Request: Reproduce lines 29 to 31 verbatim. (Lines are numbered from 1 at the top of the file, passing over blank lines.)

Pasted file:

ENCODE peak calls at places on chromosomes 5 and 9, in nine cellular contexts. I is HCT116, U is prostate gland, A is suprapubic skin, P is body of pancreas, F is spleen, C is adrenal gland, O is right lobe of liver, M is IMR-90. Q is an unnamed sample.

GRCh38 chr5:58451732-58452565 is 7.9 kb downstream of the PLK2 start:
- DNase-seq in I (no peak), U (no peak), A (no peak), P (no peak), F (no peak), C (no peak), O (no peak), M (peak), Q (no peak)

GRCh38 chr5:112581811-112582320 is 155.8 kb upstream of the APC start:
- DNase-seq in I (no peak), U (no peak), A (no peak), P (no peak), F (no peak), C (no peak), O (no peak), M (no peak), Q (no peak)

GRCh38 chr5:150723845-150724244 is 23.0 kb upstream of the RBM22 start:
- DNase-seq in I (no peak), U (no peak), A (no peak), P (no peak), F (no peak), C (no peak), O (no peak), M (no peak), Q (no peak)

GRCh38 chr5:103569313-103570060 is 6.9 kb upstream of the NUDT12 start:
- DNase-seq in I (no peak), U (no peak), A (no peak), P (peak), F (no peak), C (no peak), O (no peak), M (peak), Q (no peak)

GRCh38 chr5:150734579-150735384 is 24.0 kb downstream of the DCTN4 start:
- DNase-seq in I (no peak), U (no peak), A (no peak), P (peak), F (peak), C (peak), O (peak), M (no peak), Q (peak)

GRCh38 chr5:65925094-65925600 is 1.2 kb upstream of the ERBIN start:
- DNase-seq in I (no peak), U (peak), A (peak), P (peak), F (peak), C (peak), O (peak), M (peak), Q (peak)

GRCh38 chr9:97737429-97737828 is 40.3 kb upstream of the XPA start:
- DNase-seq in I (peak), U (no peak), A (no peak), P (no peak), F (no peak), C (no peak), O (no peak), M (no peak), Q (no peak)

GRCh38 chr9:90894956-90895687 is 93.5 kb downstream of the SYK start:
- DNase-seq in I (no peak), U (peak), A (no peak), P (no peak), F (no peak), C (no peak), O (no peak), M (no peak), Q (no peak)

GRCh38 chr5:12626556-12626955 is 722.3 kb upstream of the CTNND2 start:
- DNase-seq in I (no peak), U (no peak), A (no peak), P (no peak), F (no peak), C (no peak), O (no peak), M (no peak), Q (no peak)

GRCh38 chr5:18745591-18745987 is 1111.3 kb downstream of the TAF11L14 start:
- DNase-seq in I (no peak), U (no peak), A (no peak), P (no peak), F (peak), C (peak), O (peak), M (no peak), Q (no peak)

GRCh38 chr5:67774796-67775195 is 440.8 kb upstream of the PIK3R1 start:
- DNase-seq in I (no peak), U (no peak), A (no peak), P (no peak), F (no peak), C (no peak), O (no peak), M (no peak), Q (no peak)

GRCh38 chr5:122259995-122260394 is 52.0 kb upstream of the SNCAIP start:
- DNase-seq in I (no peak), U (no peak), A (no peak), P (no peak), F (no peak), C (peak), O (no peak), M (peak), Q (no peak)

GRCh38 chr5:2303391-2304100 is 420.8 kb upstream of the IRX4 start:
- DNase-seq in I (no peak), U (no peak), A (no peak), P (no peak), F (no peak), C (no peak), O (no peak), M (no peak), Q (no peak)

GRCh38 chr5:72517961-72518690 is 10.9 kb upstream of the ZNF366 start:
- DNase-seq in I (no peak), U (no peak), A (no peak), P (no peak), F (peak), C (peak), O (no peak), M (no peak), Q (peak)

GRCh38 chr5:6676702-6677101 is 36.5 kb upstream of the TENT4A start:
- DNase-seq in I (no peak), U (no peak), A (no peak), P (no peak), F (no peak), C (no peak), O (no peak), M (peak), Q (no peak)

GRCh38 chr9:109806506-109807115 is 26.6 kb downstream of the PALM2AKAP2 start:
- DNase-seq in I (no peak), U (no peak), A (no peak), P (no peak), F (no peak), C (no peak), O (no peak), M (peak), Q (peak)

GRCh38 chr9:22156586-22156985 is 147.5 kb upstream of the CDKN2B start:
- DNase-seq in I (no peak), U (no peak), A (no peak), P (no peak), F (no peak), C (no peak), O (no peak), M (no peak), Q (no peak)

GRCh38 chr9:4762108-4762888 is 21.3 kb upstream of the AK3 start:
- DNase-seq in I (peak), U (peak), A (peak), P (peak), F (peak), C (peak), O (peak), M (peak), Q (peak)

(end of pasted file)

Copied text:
- DNase-seq in I (no peak), U (no peak), A (no peak), P (no peak), F (peak), C (peak), O (no peak), M (no peak), Q (peak)

GRCh38 chr5:6676702-6677101 is 36.5 kb upstream of the TENT4A start:
- DNase-seq in I (no peak), U (no peak), A (no peak), P (no peak), F (no peak), C (no peak), O (no peak), M (peak), Q (no peak)